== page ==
While the South End’s lack of parking spaces may create headaches for visitors, its abundance of fine eating establishments often alleviates the pain. One such establishment, Union Bar and Grille - which recently appeared on Boston Magazine’s list of the city’s top 25 restaurants – allegedly offers fare that rivals some of the hub’s finest. Will Paul’s Palate ultimately agree or shall he pack some extra Excedrin just in case?
Restaurant week has arrived, and Union opens its doors, offering a three-course prix fixe menu for roughly $20. Given that type of value, my wife I express utter shock upon entering the restaurant, which is presently devoid of customers. We turn our attention to Union’s aesthetic interior, which with its black leather upholstery and wooden floors creates a simple yet elegant tone that miraculously works. The front-to-back bar is separated from the intimate dining area, which appears to accommodate approximately seventy patrons.
Our genial, courteous, and knowledgeable server arrives and confidently recommends the grapefruit martini, unquestionably his favorite amongst the cocktail selection. To my chagrin, his suggestion is spot-on, as this concoction is just sweet, sour, and subtle enough to elevate it to sublime status. Nor do the appetizers miss a beat, My wife orders the chilled cantaloupe wrapped in juicy mounds of prosciutto, alongside an arugula salad infused with a sweet citrus vinaigrette. My “Bloody Mary” gazpacho would make ravenous Spaniards proud with its light and ethereal blend of cucumber, red onion and grilled shrimp, and horseradish sourcream.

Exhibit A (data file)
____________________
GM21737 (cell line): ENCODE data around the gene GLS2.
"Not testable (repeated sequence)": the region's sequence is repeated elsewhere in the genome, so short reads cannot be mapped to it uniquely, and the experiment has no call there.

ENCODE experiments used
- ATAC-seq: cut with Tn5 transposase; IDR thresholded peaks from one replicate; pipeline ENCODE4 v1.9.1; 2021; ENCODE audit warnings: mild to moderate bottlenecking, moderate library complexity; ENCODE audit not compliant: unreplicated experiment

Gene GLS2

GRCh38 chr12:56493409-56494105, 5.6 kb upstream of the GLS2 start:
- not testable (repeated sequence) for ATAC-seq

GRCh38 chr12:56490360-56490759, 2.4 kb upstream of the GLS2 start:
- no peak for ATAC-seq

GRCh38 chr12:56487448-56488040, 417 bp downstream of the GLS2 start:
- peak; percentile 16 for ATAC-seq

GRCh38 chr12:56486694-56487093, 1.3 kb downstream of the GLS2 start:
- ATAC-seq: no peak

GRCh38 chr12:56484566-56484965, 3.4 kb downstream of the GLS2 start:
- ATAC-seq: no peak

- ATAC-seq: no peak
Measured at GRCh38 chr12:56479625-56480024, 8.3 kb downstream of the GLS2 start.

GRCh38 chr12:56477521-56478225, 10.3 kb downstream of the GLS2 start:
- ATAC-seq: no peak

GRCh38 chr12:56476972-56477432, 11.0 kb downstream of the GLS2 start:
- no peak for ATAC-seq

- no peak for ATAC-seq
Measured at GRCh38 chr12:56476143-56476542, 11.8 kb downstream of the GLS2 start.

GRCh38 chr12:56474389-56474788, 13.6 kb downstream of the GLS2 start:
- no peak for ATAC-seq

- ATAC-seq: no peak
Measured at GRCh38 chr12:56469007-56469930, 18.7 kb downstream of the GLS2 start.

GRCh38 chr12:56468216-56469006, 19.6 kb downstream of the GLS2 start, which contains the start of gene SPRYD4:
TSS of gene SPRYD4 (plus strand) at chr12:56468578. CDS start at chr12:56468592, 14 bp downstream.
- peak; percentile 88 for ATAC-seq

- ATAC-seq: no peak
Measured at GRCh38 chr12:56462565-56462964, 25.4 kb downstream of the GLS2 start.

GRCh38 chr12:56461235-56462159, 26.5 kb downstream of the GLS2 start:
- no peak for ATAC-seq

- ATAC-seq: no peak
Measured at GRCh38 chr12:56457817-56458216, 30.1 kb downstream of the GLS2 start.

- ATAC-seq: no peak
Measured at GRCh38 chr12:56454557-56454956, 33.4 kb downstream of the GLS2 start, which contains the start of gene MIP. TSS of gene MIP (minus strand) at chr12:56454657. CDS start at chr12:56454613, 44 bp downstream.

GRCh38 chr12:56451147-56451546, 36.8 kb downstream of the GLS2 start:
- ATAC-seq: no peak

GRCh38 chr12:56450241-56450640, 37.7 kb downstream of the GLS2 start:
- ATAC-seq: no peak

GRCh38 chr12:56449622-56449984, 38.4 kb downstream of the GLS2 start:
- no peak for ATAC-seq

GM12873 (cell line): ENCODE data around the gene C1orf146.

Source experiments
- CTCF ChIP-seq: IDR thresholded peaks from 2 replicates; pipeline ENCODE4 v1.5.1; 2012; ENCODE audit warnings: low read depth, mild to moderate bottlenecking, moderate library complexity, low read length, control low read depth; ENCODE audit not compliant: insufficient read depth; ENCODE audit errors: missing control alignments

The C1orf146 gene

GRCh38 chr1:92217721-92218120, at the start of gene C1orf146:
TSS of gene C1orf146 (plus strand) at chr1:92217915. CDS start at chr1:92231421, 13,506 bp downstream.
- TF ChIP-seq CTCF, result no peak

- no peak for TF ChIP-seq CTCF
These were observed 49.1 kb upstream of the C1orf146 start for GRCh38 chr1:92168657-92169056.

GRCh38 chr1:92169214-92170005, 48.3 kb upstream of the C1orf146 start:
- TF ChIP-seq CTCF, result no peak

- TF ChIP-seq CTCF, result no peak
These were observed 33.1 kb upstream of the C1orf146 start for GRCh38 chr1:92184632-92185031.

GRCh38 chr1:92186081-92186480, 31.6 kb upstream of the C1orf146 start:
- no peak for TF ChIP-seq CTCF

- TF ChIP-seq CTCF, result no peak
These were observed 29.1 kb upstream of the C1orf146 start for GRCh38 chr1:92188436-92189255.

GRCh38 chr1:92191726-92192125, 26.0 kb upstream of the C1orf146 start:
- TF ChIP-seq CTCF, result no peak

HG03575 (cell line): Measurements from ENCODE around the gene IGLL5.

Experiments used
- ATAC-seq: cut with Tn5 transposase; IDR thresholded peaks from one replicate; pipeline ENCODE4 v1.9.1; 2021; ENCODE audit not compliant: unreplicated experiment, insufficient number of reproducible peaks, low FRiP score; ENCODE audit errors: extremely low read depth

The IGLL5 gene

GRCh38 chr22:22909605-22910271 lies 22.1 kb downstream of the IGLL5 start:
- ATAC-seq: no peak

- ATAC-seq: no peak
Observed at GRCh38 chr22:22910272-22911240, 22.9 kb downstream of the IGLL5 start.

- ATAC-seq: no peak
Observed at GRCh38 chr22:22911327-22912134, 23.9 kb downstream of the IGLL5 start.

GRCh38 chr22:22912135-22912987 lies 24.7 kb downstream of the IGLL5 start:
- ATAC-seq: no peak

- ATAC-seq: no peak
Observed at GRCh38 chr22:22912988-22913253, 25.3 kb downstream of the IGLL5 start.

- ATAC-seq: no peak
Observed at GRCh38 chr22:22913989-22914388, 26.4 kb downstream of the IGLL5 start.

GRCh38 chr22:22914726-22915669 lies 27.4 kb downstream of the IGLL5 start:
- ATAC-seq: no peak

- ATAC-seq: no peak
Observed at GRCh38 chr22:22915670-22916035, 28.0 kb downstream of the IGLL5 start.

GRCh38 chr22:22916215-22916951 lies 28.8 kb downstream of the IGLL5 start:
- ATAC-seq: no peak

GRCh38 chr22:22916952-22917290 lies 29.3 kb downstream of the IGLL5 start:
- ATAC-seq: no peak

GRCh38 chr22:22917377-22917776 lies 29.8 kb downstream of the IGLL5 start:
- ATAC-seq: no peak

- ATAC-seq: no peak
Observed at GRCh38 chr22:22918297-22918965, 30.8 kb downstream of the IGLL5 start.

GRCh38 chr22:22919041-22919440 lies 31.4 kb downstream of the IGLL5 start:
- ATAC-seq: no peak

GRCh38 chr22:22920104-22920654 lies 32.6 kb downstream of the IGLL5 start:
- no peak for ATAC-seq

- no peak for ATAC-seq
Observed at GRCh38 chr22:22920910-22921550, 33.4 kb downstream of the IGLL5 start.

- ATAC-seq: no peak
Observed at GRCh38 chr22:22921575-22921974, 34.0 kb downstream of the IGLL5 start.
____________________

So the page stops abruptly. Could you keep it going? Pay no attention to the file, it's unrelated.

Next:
Entrees are equally delectable. My wife runs out of superlatives for her pan-roasted salmon “BLT,” a playful take on the customary sandwich, which is robust in both size and flavor. The salmon filet is perfectly cooked and is paired with warmed bread, applewood bacon, heir loom tomatoes, and herb mayonnaise. The side of buttery, crispy homemade potato chips doesn’t hurt, either. I, meanwhile, am reluctant to share a taste of my cornmeal dusted “fried clam roll,” creatively served over a crostini-like bread and accompanied by house made pickles, cole slaw, and a zesty chipotle tartar sauce.
For dessert, I once again query our server for his insight. Yet again, he does not flinch when encouraging me to try the ice cream sandwich, which consists of a mouth-watering mix of house made vanilla ice cream lodged between two gooey, warmed, moist double chocolate chip cookies and is splashed with milk chocolate fudge. Needless to say, this decadent dish is a winner and should be considered mandatory tasting for any diligent student enrolled in course Chocolate 101. My wife’s strawberry shortcake is also indulgent, lumping together a moist, yet light homemade brown sugar biscuit with fresh strawberries and whipped cream.
Prior to our departure, I ask our wonderful server if Union actually intends on expanding its hours of operation to include lunch. He responds that Union uses Restaurant Week as an experiment to assess if it is worthwhile remaining open for this midday meal. With both his belly stuffed with fine food and his mouth with strong praise, Paul’s Palate can barely muster enough energy to convince Union Bar and Grille that its potential lunchtime endeavor would suit him just fine.